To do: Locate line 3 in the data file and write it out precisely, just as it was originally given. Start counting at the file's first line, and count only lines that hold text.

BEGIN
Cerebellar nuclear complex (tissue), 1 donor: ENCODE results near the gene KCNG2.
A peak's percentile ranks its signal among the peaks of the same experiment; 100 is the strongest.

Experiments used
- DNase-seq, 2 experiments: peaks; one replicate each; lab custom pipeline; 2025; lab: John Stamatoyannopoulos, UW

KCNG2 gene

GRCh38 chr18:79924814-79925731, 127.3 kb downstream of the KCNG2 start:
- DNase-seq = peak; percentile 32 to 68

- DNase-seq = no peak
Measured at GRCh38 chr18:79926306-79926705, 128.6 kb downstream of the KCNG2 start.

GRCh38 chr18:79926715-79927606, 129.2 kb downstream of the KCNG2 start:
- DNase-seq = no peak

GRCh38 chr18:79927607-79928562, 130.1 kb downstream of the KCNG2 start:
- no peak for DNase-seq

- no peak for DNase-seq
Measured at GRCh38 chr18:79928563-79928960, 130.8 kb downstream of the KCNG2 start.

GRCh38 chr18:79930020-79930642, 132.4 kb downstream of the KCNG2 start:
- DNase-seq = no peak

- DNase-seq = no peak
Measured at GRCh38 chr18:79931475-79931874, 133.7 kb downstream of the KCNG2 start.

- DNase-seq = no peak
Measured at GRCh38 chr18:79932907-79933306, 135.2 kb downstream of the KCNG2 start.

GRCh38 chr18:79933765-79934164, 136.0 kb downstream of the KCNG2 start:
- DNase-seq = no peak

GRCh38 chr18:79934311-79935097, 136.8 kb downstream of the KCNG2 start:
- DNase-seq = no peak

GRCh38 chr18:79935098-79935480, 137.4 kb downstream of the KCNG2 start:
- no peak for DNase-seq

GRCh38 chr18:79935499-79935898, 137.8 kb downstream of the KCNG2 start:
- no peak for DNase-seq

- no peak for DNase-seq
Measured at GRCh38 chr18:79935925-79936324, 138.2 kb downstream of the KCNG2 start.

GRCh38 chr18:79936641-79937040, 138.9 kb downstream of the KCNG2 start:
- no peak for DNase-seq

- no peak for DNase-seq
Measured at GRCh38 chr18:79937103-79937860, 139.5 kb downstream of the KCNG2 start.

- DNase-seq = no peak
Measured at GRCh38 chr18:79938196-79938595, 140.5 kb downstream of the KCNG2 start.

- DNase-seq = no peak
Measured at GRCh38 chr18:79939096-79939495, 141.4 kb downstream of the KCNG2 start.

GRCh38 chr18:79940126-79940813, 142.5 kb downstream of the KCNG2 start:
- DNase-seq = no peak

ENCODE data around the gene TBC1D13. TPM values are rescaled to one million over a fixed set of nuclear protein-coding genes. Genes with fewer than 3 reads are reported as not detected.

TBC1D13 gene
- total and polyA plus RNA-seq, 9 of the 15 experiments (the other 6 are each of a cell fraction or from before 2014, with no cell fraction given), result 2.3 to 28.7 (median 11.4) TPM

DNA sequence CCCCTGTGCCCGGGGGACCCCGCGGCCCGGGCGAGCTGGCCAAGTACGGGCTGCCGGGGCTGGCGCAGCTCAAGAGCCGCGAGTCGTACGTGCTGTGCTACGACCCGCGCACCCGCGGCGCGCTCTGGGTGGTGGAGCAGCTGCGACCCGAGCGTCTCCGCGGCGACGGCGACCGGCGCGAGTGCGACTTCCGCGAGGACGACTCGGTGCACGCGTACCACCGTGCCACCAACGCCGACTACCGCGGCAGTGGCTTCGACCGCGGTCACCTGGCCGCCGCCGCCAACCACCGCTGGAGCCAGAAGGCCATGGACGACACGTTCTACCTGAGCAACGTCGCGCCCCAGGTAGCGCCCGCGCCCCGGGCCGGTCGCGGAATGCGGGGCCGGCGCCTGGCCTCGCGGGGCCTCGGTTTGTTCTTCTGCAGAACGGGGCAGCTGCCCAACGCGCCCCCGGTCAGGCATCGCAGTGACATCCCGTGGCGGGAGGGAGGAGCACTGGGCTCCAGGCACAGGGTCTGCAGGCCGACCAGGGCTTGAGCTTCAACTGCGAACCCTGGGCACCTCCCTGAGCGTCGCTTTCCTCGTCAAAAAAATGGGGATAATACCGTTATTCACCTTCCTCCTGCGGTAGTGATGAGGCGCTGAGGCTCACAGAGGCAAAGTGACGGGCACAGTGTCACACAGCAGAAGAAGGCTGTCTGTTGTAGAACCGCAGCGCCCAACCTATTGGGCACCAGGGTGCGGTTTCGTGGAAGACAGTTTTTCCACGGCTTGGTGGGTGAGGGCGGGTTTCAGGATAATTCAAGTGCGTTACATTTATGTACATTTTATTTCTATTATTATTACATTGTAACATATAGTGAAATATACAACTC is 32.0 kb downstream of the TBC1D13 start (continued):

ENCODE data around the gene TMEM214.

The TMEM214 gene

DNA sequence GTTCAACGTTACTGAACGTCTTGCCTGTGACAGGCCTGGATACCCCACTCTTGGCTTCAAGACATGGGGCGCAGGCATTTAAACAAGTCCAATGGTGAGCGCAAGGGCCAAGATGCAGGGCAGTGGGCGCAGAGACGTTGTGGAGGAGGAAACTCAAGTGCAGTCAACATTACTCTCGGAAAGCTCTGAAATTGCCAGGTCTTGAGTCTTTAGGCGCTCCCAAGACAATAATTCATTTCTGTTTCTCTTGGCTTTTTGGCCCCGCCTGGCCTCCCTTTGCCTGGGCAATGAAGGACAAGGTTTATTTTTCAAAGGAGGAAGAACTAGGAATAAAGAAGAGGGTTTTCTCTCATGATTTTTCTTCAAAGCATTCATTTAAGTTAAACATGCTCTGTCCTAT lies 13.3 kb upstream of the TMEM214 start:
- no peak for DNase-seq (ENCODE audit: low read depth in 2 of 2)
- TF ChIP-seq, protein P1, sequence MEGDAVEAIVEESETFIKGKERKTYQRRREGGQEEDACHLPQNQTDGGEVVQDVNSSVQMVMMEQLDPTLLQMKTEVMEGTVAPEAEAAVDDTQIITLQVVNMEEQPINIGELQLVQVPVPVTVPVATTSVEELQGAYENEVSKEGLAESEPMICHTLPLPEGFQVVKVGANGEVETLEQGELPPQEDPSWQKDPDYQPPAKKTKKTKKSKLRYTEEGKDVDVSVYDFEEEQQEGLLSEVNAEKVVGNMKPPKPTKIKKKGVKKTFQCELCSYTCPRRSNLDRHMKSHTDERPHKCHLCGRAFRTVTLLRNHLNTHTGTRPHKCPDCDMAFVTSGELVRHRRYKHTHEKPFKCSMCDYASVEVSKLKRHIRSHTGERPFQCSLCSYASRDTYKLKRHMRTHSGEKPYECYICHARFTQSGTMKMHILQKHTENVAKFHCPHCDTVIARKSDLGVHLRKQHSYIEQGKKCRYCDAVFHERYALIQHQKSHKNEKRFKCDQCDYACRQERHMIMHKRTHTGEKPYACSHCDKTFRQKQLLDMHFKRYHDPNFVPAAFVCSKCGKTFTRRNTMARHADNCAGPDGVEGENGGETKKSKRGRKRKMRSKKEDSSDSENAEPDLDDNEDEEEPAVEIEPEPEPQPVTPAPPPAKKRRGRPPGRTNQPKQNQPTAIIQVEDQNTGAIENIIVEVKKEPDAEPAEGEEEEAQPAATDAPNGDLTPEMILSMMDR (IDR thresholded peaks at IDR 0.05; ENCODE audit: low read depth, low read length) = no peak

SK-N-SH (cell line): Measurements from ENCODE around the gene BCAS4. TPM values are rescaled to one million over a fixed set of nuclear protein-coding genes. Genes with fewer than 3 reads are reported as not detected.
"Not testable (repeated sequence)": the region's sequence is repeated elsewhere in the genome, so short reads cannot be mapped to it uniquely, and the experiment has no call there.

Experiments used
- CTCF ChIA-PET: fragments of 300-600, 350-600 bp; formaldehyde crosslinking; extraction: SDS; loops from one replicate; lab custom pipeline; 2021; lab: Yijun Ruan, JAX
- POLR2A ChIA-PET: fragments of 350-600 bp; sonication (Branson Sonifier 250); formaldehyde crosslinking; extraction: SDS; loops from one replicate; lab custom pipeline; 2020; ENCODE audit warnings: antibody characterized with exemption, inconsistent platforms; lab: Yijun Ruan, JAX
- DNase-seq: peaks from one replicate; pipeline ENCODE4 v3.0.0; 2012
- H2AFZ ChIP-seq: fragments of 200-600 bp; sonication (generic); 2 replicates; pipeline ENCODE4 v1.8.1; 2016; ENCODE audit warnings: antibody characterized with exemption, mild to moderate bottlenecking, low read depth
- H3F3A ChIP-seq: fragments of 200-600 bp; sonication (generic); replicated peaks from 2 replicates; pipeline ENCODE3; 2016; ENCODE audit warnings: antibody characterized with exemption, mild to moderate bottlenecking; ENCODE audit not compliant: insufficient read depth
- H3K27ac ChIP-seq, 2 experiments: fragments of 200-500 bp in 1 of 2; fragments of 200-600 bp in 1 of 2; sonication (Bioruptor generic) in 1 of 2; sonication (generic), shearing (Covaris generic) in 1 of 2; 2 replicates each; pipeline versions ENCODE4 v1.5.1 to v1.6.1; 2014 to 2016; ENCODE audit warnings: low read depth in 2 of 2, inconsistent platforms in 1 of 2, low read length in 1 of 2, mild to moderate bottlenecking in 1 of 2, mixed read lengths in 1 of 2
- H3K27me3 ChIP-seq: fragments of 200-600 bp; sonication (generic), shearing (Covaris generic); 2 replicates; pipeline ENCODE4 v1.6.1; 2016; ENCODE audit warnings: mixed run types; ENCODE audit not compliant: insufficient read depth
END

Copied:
Experiments used